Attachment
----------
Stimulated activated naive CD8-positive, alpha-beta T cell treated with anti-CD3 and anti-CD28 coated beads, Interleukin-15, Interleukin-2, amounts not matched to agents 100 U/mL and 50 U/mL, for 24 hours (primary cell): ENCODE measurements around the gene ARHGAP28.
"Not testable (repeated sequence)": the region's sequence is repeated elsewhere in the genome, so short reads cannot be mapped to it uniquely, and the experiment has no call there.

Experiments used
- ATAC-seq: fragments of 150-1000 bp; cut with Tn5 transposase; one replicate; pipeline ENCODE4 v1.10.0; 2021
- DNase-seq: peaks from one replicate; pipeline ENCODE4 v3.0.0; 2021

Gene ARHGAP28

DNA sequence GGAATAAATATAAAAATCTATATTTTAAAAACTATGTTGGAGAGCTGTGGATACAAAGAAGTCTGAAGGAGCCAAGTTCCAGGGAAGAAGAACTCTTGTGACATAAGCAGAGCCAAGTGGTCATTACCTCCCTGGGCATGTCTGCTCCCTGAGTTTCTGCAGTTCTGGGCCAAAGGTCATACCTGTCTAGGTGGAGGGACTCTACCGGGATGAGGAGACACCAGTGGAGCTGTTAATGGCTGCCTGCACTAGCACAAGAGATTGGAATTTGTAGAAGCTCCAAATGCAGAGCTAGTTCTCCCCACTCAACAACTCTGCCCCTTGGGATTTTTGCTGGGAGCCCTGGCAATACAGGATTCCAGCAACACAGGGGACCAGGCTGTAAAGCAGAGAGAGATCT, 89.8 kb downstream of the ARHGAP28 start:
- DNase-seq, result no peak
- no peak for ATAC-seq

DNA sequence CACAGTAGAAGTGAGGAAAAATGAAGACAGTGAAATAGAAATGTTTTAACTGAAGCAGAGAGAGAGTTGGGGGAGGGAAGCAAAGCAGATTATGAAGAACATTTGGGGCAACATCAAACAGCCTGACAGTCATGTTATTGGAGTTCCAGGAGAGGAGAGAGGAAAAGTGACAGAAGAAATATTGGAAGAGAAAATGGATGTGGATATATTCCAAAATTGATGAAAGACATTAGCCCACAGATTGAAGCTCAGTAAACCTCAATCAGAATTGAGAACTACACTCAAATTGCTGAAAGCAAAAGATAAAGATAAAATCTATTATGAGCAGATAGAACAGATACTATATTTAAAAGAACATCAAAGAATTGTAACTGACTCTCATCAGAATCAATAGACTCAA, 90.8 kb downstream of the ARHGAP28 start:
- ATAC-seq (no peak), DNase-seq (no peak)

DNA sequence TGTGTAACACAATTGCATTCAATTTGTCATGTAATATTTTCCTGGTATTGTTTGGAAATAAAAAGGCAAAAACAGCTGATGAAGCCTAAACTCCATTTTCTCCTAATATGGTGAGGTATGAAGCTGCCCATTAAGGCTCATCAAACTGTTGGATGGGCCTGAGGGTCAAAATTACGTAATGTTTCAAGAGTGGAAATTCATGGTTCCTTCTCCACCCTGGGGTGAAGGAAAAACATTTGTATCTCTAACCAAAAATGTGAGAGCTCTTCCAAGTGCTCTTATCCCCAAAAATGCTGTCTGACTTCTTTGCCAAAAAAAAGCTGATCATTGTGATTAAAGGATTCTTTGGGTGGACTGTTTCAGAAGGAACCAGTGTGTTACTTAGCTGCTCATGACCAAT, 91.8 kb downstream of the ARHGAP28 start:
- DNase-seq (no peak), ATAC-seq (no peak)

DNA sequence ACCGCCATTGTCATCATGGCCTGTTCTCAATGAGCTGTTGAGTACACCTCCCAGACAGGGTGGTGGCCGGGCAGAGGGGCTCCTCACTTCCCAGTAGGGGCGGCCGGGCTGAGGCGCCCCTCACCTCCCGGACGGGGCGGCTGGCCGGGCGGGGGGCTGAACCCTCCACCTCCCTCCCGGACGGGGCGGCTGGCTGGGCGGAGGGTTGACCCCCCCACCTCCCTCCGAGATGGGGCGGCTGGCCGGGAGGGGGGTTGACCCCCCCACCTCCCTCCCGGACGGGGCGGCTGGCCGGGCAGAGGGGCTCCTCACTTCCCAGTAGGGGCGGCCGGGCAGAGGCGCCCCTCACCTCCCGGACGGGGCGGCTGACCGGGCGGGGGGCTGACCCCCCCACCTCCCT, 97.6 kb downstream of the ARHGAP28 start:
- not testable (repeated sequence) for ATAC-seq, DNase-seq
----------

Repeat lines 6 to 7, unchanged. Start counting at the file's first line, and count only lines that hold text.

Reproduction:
Gene ARHGAP28

DNA sequence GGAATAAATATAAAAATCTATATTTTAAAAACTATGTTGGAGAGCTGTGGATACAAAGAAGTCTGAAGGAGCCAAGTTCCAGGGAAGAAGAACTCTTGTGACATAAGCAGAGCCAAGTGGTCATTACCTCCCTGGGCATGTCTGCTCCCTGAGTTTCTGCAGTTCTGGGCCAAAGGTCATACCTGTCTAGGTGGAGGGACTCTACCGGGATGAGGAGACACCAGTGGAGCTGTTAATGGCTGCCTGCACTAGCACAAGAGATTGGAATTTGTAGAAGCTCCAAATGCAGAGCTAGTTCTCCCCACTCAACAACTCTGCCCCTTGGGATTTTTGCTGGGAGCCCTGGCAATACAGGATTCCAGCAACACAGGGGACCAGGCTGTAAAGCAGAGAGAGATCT, 89.8 kb downstream of the ARHGAP28 start: